I’m pretty convinced that frisbee is the best team sport ever. It’s got everything; offensive and defensive strategy, fast paced play, epic athleticism, amazing plays and big upsets. I’ve learned a lot from playing frisbee, both about the game and about life. Leading a team has challenged me to get creative in a lot of ways, especially in the ways I try to teach and communicate to my team. I’ve definitely made up half time talks from Grumpy Cat memes. Anyway, frisbee is complicated and is full of little nuances that also apply to everyday life.
metaphors are common and often cliche. But that’s because they work and they’re
. So here ya go. If you’re proud to call yourself an ultimate player think about what you’ve learned from the game.
Don’t wait until you’re high in the stall count to look for a dump
Throwing backwards seems counterintuitive, but any frisbee player with even minimal experience knows that dumps are a vital part of frisbee. Throwing it backwards often opens up a myriad of other throwing possibilities, and you don’t need to wait until stall 8 to do it. Sometimes you need to take a step back, when you’ve gotten too focused in on one thing to be able to see the big picture. Sometimes taking a step back looks like resting for a minute, or clearing out so someone else can cut or take care of the problem.
A good thrower can adjust to and overcome the wind, no matter what it’s doing
Throwing in the wind sucks, because normally easy throws become impossible and unpredictable. Throwing in the wind is a valuable but often not sought after skill. Being able to throw consistent throws in the wind is the mark of a truly good thrower. A good team will also recognize that the wind limits their offense and adjust. Just because you can’t do what you normally can doesn’t mean you can’t get the job done. Limitations are not the same as roadblocks, but frustration is. Accepting limitations and holding back from what you can’t do anymore isn’t lazy, it’s smart, and something we all have to do at some point, wind or not.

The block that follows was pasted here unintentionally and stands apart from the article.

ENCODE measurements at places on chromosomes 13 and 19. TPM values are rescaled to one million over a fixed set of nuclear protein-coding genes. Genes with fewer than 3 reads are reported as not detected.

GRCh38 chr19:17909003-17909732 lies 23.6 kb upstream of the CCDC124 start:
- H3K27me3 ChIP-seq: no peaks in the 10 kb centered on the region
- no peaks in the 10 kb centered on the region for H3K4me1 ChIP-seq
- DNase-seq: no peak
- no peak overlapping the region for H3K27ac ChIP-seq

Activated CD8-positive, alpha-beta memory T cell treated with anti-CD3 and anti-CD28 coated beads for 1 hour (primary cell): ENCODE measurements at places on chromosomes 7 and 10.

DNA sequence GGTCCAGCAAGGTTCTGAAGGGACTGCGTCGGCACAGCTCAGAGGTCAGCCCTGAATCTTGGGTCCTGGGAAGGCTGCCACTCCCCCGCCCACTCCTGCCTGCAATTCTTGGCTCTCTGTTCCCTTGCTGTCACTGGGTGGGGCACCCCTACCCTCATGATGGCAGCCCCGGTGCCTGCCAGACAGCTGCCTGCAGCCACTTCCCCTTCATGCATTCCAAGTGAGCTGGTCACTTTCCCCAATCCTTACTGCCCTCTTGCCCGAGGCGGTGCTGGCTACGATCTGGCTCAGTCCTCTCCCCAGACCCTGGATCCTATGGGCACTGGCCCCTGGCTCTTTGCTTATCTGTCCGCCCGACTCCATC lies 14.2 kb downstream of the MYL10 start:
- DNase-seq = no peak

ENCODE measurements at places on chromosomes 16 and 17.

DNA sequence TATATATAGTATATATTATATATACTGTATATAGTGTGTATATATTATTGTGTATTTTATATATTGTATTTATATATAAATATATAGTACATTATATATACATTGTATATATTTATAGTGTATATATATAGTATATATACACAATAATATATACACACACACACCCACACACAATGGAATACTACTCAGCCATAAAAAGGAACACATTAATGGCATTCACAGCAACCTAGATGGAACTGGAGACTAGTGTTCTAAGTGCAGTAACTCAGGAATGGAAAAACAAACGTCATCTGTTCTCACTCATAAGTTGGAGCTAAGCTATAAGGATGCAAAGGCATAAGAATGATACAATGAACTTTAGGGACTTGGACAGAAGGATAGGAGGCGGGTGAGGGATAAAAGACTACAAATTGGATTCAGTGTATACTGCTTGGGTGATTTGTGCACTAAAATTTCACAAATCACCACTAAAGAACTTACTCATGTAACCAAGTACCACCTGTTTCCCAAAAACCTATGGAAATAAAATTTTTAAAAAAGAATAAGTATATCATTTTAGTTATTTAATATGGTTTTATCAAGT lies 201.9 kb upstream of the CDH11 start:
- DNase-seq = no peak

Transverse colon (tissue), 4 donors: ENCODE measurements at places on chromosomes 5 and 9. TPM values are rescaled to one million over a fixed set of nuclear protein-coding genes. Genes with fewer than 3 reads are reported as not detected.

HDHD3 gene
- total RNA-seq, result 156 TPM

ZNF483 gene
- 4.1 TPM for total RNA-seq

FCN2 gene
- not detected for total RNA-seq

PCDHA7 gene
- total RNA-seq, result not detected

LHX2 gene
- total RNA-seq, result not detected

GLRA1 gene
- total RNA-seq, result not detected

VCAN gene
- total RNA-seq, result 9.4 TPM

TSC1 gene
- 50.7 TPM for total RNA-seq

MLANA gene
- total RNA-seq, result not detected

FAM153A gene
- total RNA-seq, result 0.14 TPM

Don’t play when you’re emotional
When you play emotional, you play dumb. Your decision making is crazy out of whack when all you can think about it how mad or frustrated you are. So take a point. Calm down. Get your head together and curb the frustration or high emotion. And then go back out and play better.
Don’t kick yourself over a dropped pull
It happens. Shake it off and forget it. Don’t let it happen again.
Wait for the best option, not the quickest option
This goes back to not being afraid to dump it. When you get the disc usually your first look is always upfield but often taking the first option that appears, be it a long huck or a contested in cut, isn’t always the best. Good offenses flow and have continuation, but also learn to be extremely patient, and careful with the disc. Sometimes a swing or a dump will set someone else up for a far better throw than the one you have right in front of you. Patients in making a choice is usually called wisdom, and is almost always rewarded.
Don’t play it from off the lineSometimes, you just gotta go for it, and keep the continuation throws going up the line. But usually, getting it off the line is a far better option, because you set yourself up for more likely success, rather than for likely failure. Doing things the hard way is not always the best or only way. Set yourself up for success, even if that means you swing it and someone else gets the assist or the point. Knowing when there’s a better option is obviously necessary for picking a better option. So see the swing.